First obvious question, why you want to upgrade the CPU?
Sounds a decent one to me (not stellar, but way better than most crap I usually work with).

What's your problem with it? Maybe it's just a stupid software issue we can help sort out.

(fun fact: this CPU is actually an APU, that means it is a graphic card as well, like Intel's Atom processors, the graphic card in your APU is enough for movies and stuff, but for gaming is a bit low)

Since it's so new, maybe you can still go back to the seller and swap it for a better one (adding cash as needed). Most physical shops allow you to do that. Internet ones... not that much but you can still try.

As far as heat issues goes, it's not so bad as Deacon said. You need to keep an eye on the TDP of the new CPU (it's a number of watts as TDP is Thermal Design Power = amount of heat that the damn thing generates when at full throttle and the cooling system has to get rid of) and you'll be fine.

The tricky part is disassembling the damn laptop down to the mobo. You need to find service/disassembly manuals if you want to do it well or be REALLY REALLY careful and possibly asking help to some friend with experience (it's also funnier to do with a friend). Maybe someone on youtube did a video tutorial. I only found this that tells you how to remove correctly the keyboard (usually once that is done you have access to all screws you need to unscrew to open the thing). Again, doing that may void warranty (it surely will if you change the CPU) AND you can seriously damage your laptop so be very very cautious and don't try to open stuff with force. Better stop and stil have a working computer than forcing it and trashing everything.
Buy a good non-conductive thermal paste, then clean the old one and apply the new one properly.

Now, your CPU is using socket FS1, so you need to look for CPUs that fit in that socket AND that are rated in the 35 watts of TDP.

Warning, there is also socket FS1r2 (revision 2 of the FS1), and i read about people that tried to fit a FS1r2 socket CPU in a FS1 socket mobo and was unable to get it working. You may want to do more research to see if it's actually possible to do it as FS1r2 CPUs are better.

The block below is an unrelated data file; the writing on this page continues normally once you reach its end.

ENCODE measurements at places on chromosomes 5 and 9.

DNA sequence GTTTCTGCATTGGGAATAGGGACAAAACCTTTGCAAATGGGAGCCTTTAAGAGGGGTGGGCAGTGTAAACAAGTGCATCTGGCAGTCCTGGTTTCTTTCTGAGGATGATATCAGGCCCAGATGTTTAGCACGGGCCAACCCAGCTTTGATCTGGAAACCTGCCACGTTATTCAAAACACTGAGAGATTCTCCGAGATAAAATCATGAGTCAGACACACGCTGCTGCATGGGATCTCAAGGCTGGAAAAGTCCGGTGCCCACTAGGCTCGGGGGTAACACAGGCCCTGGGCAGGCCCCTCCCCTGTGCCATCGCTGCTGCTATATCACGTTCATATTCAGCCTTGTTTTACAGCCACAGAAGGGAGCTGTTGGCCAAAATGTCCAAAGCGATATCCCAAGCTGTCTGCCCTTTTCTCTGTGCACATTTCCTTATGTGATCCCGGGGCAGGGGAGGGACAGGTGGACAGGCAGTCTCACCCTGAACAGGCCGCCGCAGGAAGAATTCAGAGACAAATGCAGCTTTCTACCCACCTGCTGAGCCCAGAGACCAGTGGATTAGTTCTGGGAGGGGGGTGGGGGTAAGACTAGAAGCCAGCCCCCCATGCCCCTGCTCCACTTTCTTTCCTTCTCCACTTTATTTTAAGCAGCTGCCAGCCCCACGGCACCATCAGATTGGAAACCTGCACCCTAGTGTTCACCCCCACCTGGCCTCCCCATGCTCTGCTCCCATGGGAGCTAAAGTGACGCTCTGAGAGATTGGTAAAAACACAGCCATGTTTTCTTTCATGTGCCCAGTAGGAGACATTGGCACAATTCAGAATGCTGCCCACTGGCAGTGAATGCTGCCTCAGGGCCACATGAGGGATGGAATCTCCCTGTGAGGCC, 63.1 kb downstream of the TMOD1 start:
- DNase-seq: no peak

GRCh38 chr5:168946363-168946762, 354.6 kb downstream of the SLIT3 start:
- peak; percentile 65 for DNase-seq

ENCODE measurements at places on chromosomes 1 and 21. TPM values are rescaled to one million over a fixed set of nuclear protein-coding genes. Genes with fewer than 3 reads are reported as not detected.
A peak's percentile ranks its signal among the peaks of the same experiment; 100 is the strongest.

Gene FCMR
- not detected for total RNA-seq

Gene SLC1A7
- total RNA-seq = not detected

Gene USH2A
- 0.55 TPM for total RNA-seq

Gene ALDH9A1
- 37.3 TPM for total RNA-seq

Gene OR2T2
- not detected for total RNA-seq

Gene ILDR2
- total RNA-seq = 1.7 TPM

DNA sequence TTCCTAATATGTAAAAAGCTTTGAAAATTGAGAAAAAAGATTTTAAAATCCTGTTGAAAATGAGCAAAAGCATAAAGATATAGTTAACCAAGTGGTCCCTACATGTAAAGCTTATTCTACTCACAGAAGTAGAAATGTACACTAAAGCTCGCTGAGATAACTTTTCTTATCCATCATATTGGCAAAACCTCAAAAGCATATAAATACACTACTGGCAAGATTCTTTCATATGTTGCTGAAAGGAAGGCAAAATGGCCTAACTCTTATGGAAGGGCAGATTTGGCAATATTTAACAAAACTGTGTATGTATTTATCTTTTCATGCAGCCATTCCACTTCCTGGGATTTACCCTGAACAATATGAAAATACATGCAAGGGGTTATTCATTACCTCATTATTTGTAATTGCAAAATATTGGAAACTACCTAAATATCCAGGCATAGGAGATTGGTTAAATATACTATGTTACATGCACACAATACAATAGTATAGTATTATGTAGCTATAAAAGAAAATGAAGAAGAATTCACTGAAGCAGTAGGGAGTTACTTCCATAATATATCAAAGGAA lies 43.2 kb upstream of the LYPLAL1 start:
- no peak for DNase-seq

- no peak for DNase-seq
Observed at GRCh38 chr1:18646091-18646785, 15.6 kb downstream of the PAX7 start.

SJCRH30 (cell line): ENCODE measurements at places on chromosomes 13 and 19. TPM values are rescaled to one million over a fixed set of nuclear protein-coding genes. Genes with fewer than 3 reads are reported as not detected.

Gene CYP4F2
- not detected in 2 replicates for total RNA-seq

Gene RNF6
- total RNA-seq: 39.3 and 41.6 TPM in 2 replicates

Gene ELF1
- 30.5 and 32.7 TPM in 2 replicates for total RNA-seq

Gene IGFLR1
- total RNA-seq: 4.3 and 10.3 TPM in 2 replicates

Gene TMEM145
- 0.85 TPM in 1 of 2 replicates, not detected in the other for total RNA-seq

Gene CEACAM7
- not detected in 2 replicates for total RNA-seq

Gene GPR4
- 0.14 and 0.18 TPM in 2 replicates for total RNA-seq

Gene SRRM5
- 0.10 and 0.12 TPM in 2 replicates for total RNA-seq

The best CPU that I found for your socket seems to be this, but its TDP is 10 watt higher, so it may have overheating issues (or not, it says it is suited for laptops bigger than 15", and yours is a 17" so it should run well, theoretically).
Its integrated graphics is basically the same.
My System SpecsSystem Spec
29 Sep 2012   #10
whs
Microsoft MVP

Vista, Windows7, Mint Mate, Zorin, Windows 8
 
 

Quote   Quote: Originally Posted by Se7enMakers View Post
Quote   Quote: Originally Posted by DeaconFrost View Post
It's been a while since I've come across a soldered in chip, but the simple answer is no. Aside from finding out that it might not be supported, you run the risk of causing thermal/heat issues with the laptop. It was designed for that exact set of hardware.

If you decided to buy a laptop in the past, it meant you were agreeing to give up the upgradeability for portability. That's one of the very first questions a person answers when they decide on a laptop over a desktop.
Wow, really sucks. Just purchased this laptop about 2 weeks ago and wanted to upgrade CPU.

Thanks, will just get a high performance laptop next time
There are really no 'high performance' laptops. If you really want performance, get a desktop. The laptops are too small to deal with the heat problems of high performance CPUs and GPUs.
My System SpecsSystem Spec
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 Looking to upgrade laptop CPU